Carina Pereira, an international student from Brazil, took time out of her day to spread love and light to each precious life. Photo credit: Chanelle Pinard

White paper bags, a variety of colourful markers, scissors and tea lights sat on the table where students were invited to design a lantern of hope.

The paper lanterns were meant to represent those we have lost, those who are affected by suicide and for those who may be battling with dark thoughts.

These tools were set up at booths in various locations around Algonquin’s campus from Feb. 10 to 13 in honor of Suicide Prevention Awareness Week.

Staff from counselling services and the Mamidoeswin Centre were present each day to answer questions, have conversations and to support people with the resources they need to seek help.

This support was offered at an especially relevant time as Ottawa’s post-secondary community is coping with another difficult experience.

Five student deaths by suicide at the University of Ottawa in 10 months has recently been declared a mental health crisis for the school and its students.

“Having so many deaths so close to us, impacts our students here,” said Nicole Lewis, one of the counsellors present. “Many people at OttawaU are known to our Algonquin students so there is a lot of support needed both through faculty and students.”

Counsellor Nicole Lewis spends her time at the booth decorating a variety of heart-felt lanterns.
Counsellor Nicole Lewis spends her time at the booth decorating a variety of heart-felt lanterns. Photo credit: Chanelle Pinard

An international student who is in her first semester of business marketing, Carina Pereira, stopped by the booth on her way to class.

“Just to say that I’m here, I’m available to hear what you have to say because I really care about life,” she said. “I have two kids, so I know how it’s so important.”

Participants could choose an example quote provided at the booth or write a meaningful message that they could either carry as a reminder or pass to someone else that may need to hear those words.

“It’s kind of a reciprocal thing,” Lewis said. “Somebody might make a bag and then take one in order for them to really be able to heal and move forward.”

Some students punched holes on the sides of their lanterns as a decorative design and wrote vibrant words of encouragement to be the light in someone’s day.

“You’re very special, take care of yourself, come to your family and friends,” Pereira said she wrote on her lantern.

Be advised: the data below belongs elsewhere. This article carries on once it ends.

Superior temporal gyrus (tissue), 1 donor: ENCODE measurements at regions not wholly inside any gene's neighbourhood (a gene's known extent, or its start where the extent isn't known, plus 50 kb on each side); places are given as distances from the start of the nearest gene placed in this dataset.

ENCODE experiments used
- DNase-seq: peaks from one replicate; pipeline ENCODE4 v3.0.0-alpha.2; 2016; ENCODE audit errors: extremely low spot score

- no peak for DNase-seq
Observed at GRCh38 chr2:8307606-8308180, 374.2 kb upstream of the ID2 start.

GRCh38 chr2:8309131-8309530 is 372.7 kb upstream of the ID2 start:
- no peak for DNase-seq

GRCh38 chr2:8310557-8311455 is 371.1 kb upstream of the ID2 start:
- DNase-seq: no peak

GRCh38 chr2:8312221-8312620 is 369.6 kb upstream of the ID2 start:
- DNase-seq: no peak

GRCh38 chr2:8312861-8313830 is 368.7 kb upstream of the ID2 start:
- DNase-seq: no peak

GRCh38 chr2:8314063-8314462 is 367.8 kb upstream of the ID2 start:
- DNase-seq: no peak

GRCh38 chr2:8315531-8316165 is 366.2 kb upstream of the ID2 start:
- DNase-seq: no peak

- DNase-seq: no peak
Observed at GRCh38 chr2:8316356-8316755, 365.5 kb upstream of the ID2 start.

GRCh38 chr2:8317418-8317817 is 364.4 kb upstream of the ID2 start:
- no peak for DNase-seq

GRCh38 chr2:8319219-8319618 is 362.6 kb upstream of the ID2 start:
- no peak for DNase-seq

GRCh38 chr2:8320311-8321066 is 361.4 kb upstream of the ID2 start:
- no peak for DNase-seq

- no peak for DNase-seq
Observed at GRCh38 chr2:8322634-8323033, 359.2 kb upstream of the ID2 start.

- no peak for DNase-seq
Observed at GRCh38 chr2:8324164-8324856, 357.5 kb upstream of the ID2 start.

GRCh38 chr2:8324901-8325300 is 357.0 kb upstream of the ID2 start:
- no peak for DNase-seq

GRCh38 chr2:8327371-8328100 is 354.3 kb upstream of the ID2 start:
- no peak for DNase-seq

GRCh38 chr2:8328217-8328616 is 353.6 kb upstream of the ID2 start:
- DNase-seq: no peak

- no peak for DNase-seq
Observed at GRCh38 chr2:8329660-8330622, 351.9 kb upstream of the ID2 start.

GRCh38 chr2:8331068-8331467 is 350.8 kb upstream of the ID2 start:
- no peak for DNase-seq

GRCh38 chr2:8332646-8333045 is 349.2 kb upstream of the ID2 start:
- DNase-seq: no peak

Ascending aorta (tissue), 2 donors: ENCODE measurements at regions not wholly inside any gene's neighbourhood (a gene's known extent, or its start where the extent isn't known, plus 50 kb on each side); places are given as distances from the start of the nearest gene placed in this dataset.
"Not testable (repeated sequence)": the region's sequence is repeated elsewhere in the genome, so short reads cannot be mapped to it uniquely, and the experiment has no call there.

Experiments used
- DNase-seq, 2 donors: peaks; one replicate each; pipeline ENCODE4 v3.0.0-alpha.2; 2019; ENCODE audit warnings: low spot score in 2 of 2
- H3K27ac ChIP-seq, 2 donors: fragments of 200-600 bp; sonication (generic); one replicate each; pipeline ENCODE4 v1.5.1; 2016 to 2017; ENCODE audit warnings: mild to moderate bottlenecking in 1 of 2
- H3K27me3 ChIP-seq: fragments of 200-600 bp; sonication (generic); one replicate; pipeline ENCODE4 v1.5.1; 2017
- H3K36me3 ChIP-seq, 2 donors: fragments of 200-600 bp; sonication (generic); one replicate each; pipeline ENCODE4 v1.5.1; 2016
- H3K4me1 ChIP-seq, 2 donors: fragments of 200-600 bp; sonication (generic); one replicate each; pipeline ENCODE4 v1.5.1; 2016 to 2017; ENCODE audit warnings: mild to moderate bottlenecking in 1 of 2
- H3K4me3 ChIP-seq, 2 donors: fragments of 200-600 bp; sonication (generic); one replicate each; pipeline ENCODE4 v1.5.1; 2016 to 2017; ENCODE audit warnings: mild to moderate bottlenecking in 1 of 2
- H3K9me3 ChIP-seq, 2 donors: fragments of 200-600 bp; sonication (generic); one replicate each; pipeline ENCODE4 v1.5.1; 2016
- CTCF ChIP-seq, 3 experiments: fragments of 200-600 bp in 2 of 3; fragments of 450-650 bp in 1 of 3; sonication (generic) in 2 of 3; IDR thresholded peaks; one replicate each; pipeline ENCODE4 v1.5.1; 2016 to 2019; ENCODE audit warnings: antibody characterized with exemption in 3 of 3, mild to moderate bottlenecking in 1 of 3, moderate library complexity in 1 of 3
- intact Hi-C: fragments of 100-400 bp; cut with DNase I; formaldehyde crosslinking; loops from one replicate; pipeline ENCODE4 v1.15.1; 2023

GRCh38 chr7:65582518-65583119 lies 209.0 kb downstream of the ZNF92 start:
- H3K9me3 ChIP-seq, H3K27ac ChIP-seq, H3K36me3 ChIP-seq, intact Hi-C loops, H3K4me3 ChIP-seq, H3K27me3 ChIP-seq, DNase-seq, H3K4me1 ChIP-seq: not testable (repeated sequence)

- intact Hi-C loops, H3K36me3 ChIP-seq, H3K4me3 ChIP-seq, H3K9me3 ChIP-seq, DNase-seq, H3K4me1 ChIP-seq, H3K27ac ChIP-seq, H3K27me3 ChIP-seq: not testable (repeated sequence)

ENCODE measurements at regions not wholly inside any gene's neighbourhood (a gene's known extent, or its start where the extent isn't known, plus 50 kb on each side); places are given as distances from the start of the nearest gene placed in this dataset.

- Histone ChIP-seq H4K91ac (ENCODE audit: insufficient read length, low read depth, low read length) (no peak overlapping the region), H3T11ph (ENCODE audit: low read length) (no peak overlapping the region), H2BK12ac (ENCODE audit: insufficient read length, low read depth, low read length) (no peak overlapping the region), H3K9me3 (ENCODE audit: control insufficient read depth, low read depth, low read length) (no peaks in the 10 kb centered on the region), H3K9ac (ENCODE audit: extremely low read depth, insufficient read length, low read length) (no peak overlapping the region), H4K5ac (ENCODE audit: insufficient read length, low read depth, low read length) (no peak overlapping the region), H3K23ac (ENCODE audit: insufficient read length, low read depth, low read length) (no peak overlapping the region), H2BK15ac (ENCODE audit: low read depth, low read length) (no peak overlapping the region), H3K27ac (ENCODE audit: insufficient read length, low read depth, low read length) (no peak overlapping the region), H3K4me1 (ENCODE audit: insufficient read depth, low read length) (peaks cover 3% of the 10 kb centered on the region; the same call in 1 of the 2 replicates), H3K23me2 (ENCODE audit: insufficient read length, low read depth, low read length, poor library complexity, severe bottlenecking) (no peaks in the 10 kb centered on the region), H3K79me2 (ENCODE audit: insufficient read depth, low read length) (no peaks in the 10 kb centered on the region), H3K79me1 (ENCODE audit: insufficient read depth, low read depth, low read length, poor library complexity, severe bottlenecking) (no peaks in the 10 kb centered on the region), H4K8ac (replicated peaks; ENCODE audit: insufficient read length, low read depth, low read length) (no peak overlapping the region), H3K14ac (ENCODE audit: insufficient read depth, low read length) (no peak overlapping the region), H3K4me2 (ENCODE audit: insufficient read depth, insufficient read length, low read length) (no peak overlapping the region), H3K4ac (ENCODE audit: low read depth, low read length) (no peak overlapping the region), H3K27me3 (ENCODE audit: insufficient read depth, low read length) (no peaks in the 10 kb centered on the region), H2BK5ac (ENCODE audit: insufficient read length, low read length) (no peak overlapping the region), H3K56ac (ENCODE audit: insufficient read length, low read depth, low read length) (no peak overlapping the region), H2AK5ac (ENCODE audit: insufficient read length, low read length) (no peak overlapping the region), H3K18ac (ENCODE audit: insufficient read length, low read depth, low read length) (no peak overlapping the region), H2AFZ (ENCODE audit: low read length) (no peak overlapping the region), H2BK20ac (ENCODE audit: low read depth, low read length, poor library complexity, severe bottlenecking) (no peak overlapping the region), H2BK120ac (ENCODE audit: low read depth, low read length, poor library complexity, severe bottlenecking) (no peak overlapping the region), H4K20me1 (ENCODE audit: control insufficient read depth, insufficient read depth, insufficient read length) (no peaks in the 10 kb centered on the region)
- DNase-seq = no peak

“Sometimes what the person needs is only a hug to feel lovely and that is so simple,” she said. “Now that I am here, I have no family here, so a simple smile can change my day. A little thing that we do for the other, can represent a lot.”

Each year, the college tries to ensure they bring awareness to the campus and college students.

The steering committee plans mental health initiatives to start opening up the conversation. This particular lantern-making activity, coordinated by Jackie Tenute, a counsellor from the Mamidosewin Centre, welcomes all individuals into a creative safe space and has seen successful outcomes for the last three years.

“Overall, it’s been received really well, in general people are asking for more,” said Lewis. “Everyone who stopped by has really been appreciative and asking questions.”

The lanterns of hope or remembrance were displayed at that day’s booth and in the evening at the Mamidosewin Centre and AC Hub.

The remaining lanterns will be shared at different events that run throughout the year. “Someone might be having a really rough day and so sometimes we’ll collect tears in the bags and have a safe space for them,” Lewis said.

“It might just be giving it to someone who really needs that piece of inspiration or maybe there’s something on one of the bags that is just drawing somebody to that, and they really need that for themselves, and that’s great.”

The goal of the awareness week was to create a safe community where mental illness is discussed openly and to reduce the stigma of talking about suicide.

There are free confidential walk-in counselling services on campus every day from 9 a.m. to 5 p.m. “If they need support after hours, they can call the crisis line or there’s a post-secondary student support line called Good2Talk and they can contact them both through phone and text messaging,” Lewis said. “So, a really great service if anyone is really struggling particularly in the evenings and weekends.”

“Having people stop by who have been here every day to the various booths to be able to do another bag to provide support to other students, it’s just been really inspiring,” she said. “I’ve done similar things in the past but seeing people come recognize their bags, has been really inspirational.”